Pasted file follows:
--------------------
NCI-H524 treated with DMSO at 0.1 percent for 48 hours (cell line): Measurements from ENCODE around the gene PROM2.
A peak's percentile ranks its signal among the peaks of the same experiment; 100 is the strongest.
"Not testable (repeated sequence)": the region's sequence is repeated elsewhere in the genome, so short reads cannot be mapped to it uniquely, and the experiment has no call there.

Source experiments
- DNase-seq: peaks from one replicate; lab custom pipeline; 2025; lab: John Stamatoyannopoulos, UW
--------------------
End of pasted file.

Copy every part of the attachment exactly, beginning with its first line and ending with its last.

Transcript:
NCI-H524 treated with DMSO at 0.1 percent for 48 hours (cell line): Measurements from ENCODE around the gene PROM2.
A peak's percentile ranks its signal among the peaks of the same experiment; 100 is the strongest.
"Not testable (repeated sequence)": the region's sequence is repeated elsewhere in the genome, so short reads cannot be mapped to it uniquely, and the experiment has no call there.

Source experiments
- DNase-seq: peaks from one replicate; lab custom pipeline; 2025; lab: John Stamatoyannopoulos, UW